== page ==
Chesterton Tribune

 

 

Alliance PUD advances; Chesterton planners hear Liberty neighbors' objections

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By PAULENE POPARAD

It’s anticipated the proposed 80-acre Alliance Business Center at Indiana 49 and County Road 950N in Chesterton will be an economic stimulus and jobs creator for the town.

But at what cost to them, neighboring Liberty Township residents asked Thursday.

Several peppered the Chesterton Advisory Plan Commission with questions about Alliance’s plans for the western 56 acres that would allow Industrial-1 and Industrial-2 uses as well as medical-related research facilities, testing laboratories and a distribution center with related trailer storage.

The remaining 24 eastern acres are tentatively reserved for Business-3 and Residential-3 uses with possibly 20 living units above retail if the market drives the project in that direction, said Alliance spokesman Terry Larson.

While adjacent township residents wanted answers, Larson and Plan Commission president George Stone said it’s too early for specifics because much is not known. What was under public hearing Thursday was Alliance’s planned-unit-development ordinance that laid out in broad terms only what would be done with the property.

No one from the public spoke in outright favor of the project. Stone noted the I-1 and I-2 zoning classification doesn’t permit heavy industry or smokestacks.

The PUD advanced to the Chesterton Town Council Oct. 28 for final action. The commission’s favorable recommendation came on a 6-0 vote with Jeff Trout, a member of both the commission and council, absent.

Once the council OKs the PUD, it would move back to the commission for platting, at which time a final design plan with detailed information would be submitted and reviewed before the commission makes a final decision on the Alliance property, also known as the Pope Farm.

Two main areas of concern voiced Thursday were traffic and drainage.

Trey Judy lives across from the site and said 950N is a tar and cinder road unsuitable for thousands of vehicles per day, especially semi-trucks. Larson later said there might be a thousand vehicles at full build-out but not thousands; he also said Porter County is responsible for 950N so Alliance would work with the county and Chesterton to build whatever road improvements are necessary if the final PUD is approved.

“We got the point. The road is a potential problem,” said Stone.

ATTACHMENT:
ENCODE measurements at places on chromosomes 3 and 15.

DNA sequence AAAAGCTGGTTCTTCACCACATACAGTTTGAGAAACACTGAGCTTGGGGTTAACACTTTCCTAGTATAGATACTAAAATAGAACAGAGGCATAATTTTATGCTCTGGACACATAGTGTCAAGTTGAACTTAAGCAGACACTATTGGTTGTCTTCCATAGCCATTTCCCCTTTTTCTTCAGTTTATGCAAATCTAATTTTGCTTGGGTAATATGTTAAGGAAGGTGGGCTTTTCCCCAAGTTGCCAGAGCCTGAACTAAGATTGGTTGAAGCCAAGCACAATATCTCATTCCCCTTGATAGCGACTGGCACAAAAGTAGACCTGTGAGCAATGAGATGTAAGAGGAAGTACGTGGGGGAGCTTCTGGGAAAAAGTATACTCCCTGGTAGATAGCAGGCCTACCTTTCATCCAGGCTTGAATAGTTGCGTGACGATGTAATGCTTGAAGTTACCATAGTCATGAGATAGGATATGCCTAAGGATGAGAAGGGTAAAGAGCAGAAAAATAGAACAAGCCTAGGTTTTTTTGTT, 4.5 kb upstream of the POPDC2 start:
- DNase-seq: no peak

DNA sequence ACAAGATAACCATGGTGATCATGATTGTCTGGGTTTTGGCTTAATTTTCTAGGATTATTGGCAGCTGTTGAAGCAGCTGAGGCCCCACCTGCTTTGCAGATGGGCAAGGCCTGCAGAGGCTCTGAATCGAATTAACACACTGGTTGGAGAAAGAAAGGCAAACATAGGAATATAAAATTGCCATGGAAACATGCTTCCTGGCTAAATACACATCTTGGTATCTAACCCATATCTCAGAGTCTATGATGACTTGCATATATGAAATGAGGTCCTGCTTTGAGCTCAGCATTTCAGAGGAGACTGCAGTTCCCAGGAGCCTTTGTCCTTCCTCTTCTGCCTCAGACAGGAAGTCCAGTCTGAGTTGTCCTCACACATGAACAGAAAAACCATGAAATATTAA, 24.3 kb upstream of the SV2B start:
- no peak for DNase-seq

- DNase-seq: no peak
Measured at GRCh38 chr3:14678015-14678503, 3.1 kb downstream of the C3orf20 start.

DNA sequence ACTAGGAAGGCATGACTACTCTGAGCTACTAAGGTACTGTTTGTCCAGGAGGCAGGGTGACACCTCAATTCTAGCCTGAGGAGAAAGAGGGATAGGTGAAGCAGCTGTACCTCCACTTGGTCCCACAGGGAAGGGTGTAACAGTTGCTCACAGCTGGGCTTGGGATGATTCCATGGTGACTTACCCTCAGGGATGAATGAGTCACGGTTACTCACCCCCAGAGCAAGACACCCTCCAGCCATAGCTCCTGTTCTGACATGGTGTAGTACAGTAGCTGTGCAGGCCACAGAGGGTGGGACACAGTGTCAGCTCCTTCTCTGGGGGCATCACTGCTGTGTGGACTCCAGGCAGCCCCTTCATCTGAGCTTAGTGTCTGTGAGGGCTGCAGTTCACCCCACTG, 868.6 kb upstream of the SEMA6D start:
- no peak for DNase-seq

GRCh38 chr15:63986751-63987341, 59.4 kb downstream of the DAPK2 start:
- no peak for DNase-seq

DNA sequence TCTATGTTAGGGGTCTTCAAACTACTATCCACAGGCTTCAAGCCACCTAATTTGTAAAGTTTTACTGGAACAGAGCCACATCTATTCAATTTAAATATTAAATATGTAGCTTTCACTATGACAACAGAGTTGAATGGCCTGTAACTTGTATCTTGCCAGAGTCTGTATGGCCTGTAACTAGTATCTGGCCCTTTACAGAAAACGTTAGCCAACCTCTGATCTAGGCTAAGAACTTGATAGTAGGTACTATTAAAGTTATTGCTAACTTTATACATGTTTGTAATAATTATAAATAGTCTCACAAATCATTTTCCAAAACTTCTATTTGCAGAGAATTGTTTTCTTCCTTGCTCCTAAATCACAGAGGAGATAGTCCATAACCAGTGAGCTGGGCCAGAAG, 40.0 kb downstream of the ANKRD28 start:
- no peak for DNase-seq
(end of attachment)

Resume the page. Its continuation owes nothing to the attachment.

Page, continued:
Early on Chesterton officials expressed concern about the 950N intersection at Indiana 49, which does not have a traffic signal. Larson said his group will work with the Indiana Department of Transportation, which has sole jurisdiction over the state road.

Allan Hewitt owns property west of the Pope Farm and said the Alliance project won’t be compatible with the long-time farming operation he conducts on his land, or with his need to safely access 950N with farming equipment. He asked the commission to deny the PUD.

Lyle Munn, who with his wife Mary Klein own property including a pond south and east of the Alliance parcels, voiced concern how development will affect drainage on and onto their land.

Commission member Tom Kopko, who serves on the Chesterton Stormwater Management Board, assured the audience the overall platted development as well as individual businesses that build there will have to submit detailed plans showing how their stormwater will be collected and discharged.

Said Klein, “We understand you’ll make your property good. We just don’t want to make ours bad.”

Larson said Alliance will develop a comprehensive stormwater plan and it’s not their intent to impinge on neighbors and make things worse for them.

Commission attorney Charles Parkinson said what’s before the board now is basically a rezoning of the Alliance site to a PUD. At the primary plat stage stormwater compliance and traffic will be addressed, and the commission can request a traffic study be submitted at that time.

Liberty resident Edna Chapman asked commission members, “Would you like living across the street from light industrial?” She expressed concern that her and her neighbors’ property values will drop because of Alliance. Larson said the project will bring growth and jobs to Chesterton.

Commission and Town Council member Emerson DeLaney said he lives across from industrial land, and if Alliance’s final concept is like other developments the group has done it will be very first class. No matter what Chesterton does, he added, the Liberty neighbors still will be in Porter County paying lower taxes.

“Nothing will be hidden from you,” he told the audience, referring to future plat discussions.

DeLaney explained the PUD lists as expressly prohibited uses on any of the Alliance property all sexually oriented businesses, an airport, off-track betting facility or bingo parlor, bulk fertilizer storage and a motor freight terminal.

The PUD also lists other additional uses allowed in the industrial portion of the development as job training, vocational education and other schools; indoor sports, health and fitness facilities; and communications towers as accessory structures to a permitted use (not towers for lease to other companies for wireless or microwave transmission).

In other business, the commission again delayed discussion regarding an update of its sign ordinance for business zones. The next meeting is Nov. 21.

 

 

Posted 10/18/2013